Rabbi Dov Wolowitz
My name is Dov Wolowitz. I came to Lakewood when I was 18 years old. I came from Yeshiva Haichel HaTorah, the Rabbis London yeshiva. I came with two other talmidim, my friends and chavrusas, Menachem Rosenthal and Chaim Bressler.
We probably were the three best talmidim in Haichel HaTorah.
When I came out to Lakewood, I was awe-inspired by the yeshiva. You had maybe 100 talmidim there, 50 of whom were kollel yungerleit, and about 50 of whom were bochurim. It was awe-inspiring to see the hasmodah and to see the brilliance of these talmidim.
I remember many stories from Reb Aharon. I think the biggest and most inspiring thing that I felt when I was in Lakewood was that I was sitting in the presence of the gadol hador, knowing that he was a giant, that he was so above and so full of Torah.
A Feeling in the Air
He lived in Boro Park, and he came out to Lakewood Thursday afternoons and left Monday afternoons. He said a shiur on Shabbos and a shiur on Monday before he left. And I remember you’d feel at about 11 or 12 o’clock that the Rosh Yeshiva was in Lakewood and there was a certain feeling in the air - and it wasn’t only I who felt it - that the gadol hador is in town. There was a feeling that I have never felt before. Something awe-inspiring, that you can’t batul. You can’t talk. The gadol hador is here. He’s in town, and he’s around. You felt that greatness and that holiness. And even I remember Monday afternoon when he would leave, there would be a sense of relief, a sense of calm. That feeling had gone away. It wasn’t a feeling of fear, like the Rosh Yeshiva was going to bother you, talk to you, and ask you anything. It was just a sense of awe, a sense of, “You’ve got to learn,” like there’s no batala, like this is the holiest place that there is.”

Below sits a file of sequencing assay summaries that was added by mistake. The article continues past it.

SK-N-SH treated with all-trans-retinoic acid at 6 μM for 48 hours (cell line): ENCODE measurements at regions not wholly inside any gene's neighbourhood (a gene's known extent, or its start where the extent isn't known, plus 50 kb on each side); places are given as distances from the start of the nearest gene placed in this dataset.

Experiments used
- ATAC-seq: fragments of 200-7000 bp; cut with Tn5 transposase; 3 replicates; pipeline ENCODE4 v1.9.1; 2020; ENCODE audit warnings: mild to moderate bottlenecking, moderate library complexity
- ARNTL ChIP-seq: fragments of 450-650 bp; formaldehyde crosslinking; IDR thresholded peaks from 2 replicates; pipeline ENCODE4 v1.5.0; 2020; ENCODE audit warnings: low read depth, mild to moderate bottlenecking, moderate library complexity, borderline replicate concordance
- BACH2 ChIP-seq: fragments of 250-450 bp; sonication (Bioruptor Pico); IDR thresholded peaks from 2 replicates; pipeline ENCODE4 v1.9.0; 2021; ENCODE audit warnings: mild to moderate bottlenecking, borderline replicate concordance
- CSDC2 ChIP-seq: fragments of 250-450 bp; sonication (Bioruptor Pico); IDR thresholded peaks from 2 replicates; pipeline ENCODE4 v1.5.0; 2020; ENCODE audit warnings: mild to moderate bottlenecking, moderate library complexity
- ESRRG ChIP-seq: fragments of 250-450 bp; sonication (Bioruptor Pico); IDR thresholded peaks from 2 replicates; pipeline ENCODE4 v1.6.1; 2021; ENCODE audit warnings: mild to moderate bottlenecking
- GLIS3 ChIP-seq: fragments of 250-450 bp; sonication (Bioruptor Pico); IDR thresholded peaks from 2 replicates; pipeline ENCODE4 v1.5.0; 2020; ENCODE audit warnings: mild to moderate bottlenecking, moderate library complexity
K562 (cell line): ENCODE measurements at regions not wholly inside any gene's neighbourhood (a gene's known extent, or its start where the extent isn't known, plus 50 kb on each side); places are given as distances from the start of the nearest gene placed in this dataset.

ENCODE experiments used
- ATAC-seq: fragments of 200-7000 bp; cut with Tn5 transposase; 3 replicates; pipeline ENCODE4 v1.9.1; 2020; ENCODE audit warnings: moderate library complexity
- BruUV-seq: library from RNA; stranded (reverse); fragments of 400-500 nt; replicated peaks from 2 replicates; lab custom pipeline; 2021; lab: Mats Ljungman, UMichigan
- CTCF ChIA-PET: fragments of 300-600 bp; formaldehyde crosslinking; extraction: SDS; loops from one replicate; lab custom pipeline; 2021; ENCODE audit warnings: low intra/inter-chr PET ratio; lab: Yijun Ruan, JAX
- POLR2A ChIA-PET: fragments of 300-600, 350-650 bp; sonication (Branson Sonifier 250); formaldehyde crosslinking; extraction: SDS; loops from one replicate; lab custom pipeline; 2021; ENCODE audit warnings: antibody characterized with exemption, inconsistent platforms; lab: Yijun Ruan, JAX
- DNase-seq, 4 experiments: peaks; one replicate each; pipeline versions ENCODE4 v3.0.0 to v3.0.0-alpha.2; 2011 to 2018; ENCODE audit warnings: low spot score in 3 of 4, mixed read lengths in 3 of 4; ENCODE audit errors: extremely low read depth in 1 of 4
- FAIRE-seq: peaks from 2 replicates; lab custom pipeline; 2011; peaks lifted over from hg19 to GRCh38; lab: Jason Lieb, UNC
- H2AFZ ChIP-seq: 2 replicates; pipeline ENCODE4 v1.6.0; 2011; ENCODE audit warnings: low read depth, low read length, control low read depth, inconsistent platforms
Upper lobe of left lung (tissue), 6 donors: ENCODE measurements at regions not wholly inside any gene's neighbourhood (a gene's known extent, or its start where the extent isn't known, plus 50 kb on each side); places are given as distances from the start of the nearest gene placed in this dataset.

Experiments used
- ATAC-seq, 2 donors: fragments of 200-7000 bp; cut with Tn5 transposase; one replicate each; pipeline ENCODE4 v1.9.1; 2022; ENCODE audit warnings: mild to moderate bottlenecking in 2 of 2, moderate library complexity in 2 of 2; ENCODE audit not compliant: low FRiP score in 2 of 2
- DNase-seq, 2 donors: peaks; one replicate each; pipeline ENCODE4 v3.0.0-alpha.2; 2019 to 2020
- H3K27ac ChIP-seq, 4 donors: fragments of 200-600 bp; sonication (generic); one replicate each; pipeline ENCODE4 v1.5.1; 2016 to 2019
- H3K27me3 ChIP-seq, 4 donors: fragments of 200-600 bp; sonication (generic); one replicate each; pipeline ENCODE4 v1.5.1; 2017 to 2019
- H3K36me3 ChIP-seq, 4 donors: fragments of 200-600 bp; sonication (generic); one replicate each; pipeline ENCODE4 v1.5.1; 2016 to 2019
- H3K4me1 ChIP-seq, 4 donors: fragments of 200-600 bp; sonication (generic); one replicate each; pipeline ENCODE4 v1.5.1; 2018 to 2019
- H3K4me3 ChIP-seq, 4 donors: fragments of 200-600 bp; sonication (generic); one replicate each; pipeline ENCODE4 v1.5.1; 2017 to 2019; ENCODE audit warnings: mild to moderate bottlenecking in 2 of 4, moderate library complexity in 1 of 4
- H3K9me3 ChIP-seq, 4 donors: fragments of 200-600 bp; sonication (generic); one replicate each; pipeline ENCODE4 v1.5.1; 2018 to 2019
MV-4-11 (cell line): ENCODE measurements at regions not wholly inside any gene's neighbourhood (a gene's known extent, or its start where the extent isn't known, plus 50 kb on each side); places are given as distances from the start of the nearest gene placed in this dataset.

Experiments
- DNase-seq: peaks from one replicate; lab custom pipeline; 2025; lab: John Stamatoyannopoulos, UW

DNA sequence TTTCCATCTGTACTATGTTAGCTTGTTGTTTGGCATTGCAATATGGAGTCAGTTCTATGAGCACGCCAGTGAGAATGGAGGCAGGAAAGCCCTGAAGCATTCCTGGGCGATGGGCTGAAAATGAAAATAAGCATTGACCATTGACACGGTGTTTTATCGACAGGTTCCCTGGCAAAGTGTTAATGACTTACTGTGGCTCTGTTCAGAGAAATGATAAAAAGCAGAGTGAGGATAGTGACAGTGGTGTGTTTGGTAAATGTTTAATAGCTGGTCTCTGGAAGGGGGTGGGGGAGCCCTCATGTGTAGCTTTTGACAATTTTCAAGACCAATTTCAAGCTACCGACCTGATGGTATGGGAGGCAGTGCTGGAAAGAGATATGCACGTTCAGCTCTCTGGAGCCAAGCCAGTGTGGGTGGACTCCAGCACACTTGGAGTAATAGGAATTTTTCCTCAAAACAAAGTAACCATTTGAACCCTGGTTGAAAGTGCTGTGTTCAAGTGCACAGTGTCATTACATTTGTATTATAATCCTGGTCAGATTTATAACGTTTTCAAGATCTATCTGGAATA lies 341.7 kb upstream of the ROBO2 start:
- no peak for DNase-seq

It’s hard to give over that message, but that feeling I have never felt before, and I thought it was maybe something that only I felt, but as I shared this with other people in the bais medrash, there were many, many who felt that feeling, like, “The gadol hador is in town.”
There are many things that go through my mind as I think of the great Rosh Yeshiva. There are many different stories that I was privileged to be there and be involved in. I’d like to share some with you.
I remember once I was very involved in kiruv. The Rabbis London had a camp in which we took in Talmud Torah boys, boys who were not religious, and we tried over the summer to make them religious. We’d play basketball, baseball, learn with them, and convince them to go to yeshiva.
I was working at the camp. I went after the zman, and I was one of the main forces to deal with these young boys. They were 13 and 14-year-olds, and we were making them frum. And then it came the Elul zman and I had to go back to Lakewood, and I remember Elul at that point was somewhere around August 20thor 22nd, right before camp ended. There were maybe five or six days before camp ended, and I told the Rabbis London that I had to go.